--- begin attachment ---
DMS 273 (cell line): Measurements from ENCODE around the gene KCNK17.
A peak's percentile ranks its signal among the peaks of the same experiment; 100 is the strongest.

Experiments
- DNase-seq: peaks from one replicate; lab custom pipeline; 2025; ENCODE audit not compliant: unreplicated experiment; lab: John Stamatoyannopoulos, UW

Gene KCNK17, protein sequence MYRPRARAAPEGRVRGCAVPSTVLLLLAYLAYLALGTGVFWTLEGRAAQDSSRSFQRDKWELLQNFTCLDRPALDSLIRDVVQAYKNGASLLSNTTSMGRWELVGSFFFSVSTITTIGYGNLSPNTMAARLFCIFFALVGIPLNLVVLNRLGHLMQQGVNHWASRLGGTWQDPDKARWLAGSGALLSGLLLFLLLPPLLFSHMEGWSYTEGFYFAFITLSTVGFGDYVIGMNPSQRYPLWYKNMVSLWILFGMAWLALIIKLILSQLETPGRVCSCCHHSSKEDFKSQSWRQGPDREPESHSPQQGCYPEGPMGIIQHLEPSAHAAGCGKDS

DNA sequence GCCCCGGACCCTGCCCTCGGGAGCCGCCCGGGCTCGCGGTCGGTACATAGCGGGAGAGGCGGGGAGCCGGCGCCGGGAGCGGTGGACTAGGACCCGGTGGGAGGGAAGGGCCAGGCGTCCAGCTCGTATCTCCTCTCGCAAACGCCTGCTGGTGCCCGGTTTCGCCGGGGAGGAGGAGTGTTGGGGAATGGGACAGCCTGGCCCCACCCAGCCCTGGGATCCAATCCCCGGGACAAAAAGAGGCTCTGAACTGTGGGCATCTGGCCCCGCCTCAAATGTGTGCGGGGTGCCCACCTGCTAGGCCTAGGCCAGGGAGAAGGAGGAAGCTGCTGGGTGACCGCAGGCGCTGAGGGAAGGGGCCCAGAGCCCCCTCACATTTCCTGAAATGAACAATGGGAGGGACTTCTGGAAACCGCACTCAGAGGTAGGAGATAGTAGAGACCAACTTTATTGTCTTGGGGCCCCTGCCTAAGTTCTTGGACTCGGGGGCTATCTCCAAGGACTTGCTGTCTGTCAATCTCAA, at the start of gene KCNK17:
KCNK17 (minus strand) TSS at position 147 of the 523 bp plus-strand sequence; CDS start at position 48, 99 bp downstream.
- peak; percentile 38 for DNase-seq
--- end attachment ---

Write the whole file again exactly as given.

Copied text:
DMS 273 (cell line): Measurements from ENCODE around the gene KCNK17.
A peak's percentile ranks its signal among the peaks of the same experiment; 100 is the strongest.

Experiments
- DNase-seq: peaks from one replicate; lab custom pipeline; 2025; ENCODE audit not compliant: unreplicated experiment; lab: John Stamatoyannopoulos, UW

Gene KCNK17, protein sequence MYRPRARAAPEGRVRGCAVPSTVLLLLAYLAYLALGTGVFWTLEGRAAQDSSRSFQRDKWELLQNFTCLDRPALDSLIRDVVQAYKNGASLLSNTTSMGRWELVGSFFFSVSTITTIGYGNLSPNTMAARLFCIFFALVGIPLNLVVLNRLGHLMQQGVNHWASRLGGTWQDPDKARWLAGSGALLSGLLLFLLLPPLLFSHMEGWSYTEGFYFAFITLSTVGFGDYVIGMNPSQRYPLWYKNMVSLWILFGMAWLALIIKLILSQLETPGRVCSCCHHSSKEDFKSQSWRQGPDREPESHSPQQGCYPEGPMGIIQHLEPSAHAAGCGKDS

DNA sequence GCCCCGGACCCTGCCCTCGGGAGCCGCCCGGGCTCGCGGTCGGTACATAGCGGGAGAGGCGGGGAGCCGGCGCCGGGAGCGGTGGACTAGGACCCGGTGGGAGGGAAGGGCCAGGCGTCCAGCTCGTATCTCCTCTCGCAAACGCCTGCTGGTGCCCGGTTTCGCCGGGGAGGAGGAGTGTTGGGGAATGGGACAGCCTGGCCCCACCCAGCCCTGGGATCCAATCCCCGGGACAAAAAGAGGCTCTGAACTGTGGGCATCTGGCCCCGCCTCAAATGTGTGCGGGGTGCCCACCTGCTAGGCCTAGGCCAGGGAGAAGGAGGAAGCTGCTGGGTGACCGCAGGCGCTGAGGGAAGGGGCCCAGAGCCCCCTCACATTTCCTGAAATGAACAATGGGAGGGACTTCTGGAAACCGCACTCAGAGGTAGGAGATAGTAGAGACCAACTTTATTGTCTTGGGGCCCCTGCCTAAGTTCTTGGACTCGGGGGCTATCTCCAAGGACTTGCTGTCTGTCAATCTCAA, at the start of gene KCNK17:
KCNK17 (minus strand) TSS at position 147 of the 523 bp plus-strand sequence; CDS start at position 48, 99 bp downstream.
- peak; percentile 38 for DNase-seq